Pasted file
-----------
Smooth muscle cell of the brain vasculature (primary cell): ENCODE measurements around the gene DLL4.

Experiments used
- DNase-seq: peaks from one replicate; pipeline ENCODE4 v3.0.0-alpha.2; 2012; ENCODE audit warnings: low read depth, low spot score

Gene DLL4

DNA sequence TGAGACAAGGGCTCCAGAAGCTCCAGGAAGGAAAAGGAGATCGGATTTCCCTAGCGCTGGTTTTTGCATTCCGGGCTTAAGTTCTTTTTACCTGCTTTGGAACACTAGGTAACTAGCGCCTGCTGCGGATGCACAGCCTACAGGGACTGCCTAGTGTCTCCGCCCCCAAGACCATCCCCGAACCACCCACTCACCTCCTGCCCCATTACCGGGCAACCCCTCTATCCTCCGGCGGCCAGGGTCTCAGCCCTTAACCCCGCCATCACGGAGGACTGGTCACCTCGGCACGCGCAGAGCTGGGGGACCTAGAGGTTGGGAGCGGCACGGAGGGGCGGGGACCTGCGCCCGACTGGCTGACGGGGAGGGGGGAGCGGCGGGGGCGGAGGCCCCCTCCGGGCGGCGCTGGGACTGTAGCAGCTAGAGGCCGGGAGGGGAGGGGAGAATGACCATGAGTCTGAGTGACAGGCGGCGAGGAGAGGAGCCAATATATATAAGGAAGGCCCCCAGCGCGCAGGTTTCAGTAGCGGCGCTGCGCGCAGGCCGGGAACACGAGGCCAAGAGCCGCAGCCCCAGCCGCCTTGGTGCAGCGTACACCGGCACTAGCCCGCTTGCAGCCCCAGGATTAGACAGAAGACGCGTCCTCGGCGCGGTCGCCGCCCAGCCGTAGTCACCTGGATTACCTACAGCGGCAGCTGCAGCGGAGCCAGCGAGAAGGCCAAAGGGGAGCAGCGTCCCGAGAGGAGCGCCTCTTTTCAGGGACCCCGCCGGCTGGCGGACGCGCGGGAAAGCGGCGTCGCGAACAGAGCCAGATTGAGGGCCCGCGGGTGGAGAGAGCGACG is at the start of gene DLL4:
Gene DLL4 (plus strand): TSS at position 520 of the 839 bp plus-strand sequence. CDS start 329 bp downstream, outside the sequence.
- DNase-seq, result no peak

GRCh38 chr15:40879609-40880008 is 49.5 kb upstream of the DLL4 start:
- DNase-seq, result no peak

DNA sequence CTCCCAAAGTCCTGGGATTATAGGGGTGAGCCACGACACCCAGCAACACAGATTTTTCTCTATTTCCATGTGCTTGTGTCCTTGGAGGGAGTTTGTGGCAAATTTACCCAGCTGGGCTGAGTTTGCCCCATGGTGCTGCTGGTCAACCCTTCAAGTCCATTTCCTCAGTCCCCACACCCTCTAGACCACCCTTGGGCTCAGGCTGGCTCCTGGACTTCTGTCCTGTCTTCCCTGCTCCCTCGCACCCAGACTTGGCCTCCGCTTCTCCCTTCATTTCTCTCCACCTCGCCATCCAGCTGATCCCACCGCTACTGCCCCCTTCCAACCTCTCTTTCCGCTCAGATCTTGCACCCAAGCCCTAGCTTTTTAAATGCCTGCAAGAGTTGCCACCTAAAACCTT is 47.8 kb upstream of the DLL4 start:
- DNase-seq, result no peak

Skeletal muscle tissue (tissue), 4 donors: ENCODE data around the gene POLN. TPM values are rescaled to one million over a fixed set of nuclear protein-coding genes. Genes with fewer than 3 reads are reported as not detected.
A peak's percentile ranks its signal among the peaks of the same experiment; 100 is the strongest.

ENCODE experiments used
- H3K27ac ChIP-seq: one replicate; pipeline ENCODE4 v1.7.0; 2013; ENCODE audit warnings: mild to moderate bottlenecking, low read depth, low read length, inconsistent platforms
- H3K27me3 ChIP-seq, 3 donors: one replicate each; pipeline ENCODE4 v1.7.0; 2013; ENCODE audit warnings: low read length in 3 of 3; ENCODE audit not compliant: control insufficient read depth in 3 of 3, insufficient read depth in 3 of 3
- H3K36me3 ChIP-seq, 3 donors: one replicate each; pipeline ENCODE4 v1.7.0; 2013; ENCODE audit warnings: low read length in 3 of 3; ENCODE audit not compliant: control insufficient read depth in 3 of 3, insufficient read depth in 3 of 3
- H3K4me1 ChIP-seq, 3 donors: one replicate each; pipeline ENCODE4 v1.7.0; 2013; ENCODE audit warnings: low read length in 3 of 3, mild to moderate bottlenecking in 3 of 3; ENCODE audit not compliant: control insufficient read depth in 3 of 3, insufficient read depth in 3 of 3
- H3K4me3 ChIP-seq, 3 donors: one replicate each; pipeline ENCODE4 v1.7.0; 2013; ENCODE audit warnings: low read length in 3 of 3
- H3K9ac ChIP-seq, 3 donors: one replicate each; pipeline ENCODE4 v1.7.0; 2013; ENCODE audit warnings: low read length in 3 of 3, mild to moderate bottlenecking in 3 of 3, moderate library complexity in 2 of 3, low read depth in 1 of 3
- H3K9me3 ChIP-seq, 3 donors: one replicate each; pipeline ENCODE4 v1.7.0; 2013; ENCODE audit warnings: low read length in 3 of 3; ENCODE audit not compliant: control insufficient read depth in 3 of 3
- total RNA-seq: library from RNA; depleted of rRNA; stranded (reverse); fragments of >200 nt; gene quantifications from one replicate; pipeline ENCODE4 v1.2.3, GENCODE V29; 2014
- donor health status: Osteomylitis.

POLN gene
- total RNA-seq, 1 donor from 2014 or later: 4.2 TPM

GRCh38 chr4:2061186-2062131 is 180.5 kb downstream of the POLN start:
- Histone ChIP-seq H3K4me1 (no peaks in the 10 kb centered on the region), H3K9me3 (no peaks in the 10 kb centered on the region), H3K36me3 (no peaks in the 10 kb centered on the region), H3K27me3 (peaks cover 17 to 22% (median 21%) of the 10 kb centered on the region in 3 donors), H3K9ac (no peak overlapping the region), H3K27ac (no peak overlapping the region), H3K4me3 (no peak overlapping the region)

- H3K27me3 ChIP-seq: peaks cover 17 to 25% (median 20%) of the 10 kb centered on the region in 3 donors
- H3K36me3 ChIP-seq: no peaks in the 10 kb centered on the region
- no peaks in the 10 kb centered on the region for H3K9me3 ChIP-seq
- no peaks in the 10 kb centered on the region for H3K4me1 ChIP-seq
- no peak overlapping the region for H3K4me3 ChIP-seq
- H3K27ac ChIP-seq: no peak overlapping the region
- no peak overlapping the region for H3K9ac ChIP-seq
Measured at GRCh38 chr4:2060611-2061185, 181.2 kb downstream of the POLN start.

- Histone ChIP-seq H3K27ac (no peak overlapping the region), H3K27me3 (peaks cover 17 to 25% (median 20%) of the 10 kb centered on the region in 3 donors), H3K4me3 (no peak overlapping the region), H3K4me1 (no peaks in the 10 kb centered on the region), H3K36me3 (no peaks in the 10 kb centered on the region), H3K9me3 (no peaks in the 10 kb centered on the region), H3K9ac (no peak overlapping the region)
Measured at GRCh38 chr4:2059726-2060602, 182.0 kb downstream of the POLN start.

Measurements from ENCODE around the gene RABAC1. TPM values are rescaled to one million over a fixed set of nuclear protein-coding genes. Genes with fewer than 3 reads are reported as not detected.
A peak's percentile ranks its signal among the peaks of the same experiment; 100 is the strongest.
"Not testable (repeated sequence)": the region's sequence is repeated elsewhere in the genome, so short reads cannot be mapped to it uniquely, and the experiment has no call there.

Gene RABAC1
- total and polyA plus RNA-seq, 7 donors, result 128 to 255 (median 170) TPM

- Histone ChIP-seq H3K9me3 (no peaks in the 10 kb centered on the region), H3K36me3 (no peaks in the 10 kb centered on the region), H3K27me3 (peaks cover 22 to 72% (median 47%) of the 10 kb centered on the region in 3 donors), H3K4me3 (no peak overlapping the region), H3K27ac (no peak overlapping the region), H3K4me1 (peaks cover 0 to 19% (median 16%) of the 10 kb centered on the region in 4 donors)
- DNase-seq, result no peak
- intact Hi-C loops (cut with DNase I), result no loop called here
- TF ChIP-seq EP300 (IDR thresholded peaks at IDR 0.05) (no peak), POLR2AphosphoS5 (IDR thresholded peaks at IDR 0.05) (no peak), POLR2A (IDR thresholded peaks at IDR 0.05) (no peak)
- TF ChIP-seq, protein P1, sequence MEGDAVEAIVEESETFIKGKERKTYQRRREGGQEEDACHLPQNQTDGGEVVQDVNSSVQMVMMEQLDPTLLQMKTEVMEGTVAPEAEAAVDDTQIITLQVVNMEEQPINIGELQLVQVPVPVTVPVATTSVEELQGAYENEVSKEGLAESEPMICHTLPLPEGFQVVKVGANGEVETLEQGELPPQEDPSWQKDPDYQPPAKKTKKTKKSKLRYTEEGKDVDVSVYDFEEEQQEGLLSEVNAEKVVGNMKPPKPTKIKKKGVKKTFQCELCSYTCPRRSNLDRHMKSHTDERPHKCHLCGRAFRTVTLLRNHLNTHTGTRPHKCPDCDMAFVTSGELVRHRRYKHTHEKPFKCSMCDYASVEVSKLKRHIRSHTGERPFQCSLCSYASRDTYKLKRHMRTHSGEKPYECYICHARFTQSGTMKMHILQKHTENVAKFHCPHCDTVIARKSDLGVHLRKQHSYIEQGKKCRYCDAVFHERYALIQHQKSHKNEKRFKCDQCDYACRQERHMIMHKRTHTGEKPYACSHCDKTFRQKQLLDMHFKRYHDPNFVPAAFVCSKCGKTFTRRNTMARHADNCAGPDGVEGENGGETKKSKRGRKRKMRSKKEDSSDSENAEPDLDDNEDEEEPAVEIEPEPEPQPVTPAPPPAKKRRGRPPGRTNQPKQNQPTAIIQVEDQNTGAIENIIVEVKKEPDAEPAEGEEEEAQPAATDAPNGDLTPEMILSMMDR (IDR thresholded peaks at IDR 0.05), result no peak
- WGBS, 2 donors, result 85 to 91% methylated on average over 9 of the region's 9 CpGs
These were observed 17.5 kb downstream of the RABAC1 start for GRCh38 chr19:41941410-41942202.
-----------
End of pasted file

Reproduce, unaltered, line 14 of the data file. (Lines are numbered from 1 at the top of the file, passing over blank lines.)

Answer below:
ENCODE experiments used